Rural communities in southern Arizona—even those many miles from the border—have also been challenged by the effects of migration. The group joined law enforcement officials, mayors, and county administrators from Cochise, Pima, and Santa Cruz Counties to understand safety concerns and resource constraints among borderland and interior communities. While emphasizing the importance of trade and travel across the legal ports of entry to their communities, local officials also stressed how a sharp increase in migrant and drug smuggling across the border into their counties is skyrocketing costs and taxing for law enforcement personnel. These officials encouraged the policymakers to find ways to strengthen federal- and state-level engagement with law enforcement and other local stakeholders in order to effectively delegate resources and expand the capacity of local ports to detect and interdict drugs and address associated criminal activity in borderland communities.

Later, led by U.S. Customs and Border Protection (CBP) officials in Nogales, Arizona, the delegation attended briefings and toured customs, immigration, and commercial operations facilities at the port of entry, including rail and truck processing. The Nogales Port of Entry is a critically important economic gateway for both the U.S. and Mexico, with over $3 billion in commerce flowing through the port annually. The members then joined a “ride along” with Border Patrol agents along the border and toured migrant processing and perimeter control facilities.

The ACE program became binational as the members, led by U.S. State Department officials, walked across the border into Sonora state in Mexico. At Consul General Michelle Ward’s residence, the members and Sonora government officials discussed how the state of Sonora is working with the Mexican government to address the increased northbound flows of migrants in recent months. The Consul General shared how political instability and persecution, organized crime, threats of violence, and poor economic conditions are driving increased migration, a rise in asylum requests, and expanded safety, security, and humanitarian concerns at and around the border.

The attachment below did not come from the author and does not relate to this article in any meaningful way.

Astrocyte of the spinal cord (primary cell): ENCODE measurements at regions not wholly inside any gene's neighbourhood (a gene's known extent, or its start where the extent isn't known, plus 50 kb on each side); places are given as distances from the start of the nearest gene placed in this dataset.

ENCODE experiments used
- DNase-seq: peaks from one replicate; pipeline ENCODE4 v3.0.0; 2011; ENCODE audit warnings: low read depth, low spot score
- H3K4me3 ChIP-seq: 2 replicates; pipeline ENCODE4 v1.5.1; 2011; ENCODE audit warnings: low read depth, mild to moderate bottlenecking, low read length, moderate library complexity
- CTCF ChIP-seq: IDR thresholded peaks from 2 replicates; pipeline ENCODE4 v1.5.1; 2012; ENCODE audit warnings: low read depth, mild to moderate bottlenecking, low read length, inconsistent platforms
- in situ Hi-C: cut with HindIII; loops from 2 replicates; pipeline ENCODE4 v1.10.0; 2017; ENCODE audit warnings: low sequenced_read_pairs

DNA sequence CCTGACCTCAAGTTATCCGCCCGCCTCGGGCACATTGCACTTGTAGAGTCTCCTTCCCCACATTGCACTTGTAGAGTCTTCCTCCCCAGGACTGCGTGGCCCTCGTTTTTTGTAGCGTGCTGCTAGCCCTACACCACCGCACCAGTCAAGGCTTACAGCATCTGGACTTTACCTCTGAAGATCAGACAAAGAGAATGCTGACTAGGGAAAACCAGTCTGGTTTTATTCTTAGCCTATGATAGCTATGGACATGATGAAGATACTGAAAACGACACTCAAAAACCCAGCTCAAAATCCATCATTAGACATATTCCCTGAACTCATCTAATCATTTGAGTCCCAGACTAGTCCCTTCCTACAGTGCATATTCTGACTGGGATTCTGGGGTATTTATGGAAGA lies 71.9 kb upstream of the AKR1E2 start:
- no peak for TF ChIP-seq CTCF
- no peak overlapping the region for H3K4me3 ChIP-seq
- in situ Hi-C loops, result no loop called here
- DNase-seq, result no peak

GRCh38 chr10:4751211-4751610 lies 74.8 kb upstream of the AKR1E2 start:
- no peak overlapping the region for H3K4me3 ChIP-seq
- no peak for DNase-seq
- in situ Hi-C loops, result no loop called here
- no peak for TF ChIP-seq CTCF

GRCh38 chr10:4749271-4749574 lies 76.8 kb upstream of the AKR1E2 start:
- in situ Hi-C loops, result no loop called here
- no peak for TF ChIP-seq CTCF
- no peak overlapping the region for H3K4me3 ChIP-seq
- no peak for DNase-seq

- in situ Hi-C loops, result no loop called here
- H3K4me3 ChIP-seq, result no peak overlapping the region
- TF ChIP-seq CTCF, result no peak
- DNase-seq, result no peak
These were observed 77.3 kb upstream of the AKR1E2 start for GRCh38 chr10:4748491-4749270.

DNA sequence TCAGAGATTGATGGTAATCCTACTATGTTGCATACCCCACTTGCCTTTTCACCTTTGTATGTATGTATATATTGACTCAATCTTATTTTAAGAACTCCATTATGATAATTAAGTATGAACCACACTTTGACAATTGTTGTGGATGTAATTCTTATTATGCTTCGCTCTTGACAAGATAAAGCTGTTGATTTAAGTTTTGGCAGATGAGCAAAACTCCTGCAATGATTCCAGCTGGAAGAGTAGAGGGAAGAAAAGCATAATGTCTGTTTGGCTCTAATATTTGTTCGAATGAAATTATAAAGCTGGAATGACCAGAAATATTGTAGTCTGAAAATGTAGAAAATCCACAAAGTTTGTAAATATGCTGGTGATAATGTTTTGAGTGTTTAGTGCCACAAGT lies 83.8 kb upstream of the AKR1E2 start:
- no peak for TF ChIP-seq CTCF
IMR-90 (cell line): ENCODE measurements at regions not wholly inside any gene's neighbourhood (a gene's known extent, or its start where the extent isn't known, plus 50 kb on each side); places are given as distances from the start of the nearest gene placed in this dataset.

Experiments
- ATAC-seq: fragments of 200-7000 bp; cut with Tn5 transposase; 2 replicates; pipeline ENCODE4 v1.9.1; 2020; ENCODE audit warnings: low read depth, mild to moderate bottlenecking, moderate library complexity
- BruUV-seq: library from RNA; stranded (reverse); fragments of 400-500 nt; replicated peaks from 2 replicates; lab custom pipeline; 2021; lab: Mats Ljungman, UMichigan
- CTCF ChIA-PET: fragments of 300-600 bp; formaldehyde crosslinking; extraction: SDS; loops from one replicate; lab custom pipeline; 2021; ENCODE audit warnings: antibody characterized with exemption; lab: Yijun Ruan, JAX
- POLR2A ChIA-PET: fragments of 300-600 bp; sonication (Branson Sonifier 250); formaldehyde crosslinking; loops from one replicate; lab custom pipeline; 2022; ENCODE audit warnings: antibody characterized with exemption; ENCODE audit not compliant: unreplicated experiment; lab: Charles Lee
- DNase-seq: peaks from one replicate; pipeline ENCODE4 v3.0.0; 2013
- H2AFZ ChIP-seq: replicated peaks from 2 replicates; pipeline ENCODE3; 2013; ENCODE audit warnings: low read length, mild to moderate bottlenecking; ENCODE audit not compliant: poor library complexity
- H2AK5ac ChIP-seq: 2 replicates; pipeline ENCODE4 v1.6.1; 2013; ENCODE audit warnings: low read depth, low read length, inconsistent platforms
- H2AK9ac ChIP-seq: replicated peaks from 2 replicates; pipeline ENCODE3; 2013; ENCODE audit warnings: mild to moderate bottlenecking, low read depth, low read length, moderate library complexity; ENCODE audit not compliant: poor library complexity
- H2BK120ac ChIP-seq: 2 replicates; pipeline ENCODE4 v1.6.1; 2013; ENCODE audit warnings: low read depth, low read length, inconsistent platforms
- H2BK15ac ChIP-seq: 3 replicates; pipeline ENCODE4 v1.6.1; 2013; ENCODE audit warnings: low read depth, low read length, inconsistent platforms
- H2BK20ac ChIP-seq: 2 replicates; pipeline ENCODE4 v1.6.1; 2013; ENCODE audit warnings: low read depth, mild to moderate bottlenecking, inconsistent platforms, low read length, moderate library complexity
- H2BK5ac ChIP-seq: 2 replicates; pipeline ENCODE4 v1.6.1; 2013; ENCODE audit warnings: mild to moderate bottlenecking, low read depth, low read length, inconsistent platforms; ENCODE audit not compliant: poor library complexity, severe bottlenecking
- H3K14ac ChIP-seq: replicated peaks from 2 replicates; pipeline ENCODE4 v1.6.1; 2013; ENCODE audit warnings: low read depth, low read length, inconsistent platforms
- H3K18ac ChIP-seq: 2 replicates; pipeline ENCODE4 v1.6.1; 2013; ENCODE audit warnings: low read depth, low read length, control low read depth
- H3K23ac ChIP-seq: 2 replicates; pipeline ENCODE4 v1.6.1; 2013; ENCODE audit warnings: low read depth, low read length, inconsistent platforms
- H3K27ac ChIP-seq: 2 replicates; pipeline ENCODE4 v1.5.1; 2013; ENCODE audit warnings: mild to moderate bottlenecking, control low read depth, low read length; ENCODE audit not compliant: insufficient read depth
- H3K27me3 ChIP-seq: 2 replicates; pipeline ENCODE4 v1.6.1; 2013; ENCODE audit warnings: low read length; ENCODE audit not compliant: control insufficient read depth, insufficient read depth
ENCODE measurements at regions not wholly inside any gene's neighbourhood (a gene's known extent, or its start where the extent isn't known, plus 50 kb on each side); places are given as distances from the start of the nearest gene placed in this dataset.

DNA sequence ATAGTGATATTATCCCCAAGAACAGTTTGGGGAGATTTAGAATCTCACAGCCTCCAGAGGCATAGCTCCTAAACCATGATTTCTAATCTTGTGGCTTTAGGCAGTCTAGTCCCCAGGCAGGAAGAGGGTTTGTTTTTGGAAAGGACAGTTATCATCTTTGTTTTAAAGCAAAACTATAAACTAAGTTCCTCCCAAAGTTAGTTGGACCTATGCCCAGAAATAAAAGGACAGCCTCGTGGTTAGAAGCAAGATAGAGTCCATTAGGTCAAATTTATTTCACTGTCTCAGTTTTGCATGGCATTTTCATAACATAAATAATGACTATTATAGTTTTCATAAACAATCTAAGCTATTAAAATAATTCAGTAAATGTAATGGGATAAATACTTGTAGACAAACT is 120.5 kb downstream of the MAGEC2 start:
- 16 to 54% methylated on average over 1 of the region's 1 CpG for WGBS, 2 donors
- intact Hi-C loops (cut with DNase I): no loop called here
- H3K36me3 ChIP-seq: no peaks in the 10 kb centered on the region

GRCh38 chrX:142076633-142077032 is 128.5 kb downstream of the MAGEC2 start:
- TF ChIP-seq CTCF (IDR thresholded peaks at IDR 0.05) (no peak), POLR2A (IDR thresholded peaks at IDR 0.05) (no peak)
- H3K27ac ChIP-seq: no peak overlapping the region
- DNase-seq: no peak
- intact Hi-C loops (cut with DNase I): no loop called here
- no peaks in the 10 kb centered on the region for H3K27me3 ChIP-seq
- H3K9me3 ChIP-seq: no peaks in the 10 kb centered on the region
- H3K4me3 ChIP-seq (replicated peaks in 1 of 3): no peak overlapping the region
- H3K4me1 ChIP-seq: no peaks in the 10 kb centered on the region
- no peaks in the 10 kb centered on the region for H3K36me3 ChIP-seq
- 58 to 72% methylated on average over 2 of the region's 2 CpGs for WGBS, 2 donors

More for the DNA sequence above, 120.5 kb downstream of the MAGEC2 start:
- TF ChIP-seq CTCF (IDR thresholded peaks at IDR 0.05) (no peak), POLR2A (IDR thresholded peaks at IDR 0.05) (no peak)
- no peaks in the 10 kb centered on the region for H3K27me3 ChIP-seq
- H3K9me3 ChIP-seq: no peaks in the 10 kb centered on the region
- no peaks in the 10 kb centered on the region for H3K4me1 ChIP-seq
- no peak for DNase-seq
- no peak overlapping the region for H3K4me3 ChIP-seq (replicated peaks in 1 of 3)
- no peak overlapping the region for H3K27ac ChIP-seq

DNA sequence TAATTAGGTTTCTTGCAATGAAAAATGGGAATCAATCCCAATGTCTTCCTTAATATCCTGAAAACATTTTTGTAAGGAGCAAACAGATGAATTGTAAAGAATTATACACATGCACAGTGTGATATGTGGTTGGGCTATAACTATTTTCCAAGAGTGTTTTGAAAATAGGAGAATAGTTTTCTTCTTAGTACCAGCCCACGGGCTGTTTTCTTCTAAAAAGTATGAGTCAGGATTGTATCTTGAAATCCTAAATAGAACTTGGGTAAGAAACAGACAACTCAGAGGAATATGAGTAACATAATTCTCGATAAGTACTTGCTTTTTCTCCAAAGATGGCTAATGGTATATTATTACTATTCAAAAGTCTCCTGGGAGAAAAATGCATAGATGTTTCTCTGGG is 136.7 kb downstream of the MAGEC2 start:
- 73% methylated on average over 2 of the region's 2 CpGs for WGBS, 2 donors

The Consul General and delegation members then toured Belden, Inc.’s industrial manufacturing plant, or “maquiladora,” in Nogales, Mexico. With corporate headquarters in St. Louis, Missouri, Belden, a leading global supplier of specialty networking solutions, benefits from tax and tariff relief and supply chain proximity at its Nogales, Mexico plant, while providing high-quality employment for the local community, including workforce development training and coordination with local universities in both Arizona and Sonora. Representatives learned from company leadership about the role of maquiladoras in shaping trade relations with Mexico—the largest U.S. trading —and how increased economic cooperation with Mexico enables American companies to retain profitable operations within North America, reducing reliance on trade with China.

The six members of Congress not only acquired new knowledge and perspectives about the complexities of immigration and border policy, but also learned about each other and uncovered shared interests. Most importantly, they found bipartisan opportunities for cooperation to strengthen federal immigration and border policy to benefit their constituents and the country. By visiting the border landscape and surrounding communities in Arizona and engaging in frank conversations with local, county, state, federal, and international stakeholders, this regional and ideologically diverse group of lawmakers is returning to Washington with trusted partners across the aisle and a shared commitment to finding informed and achievable solutions for U.S. immigration and border policy.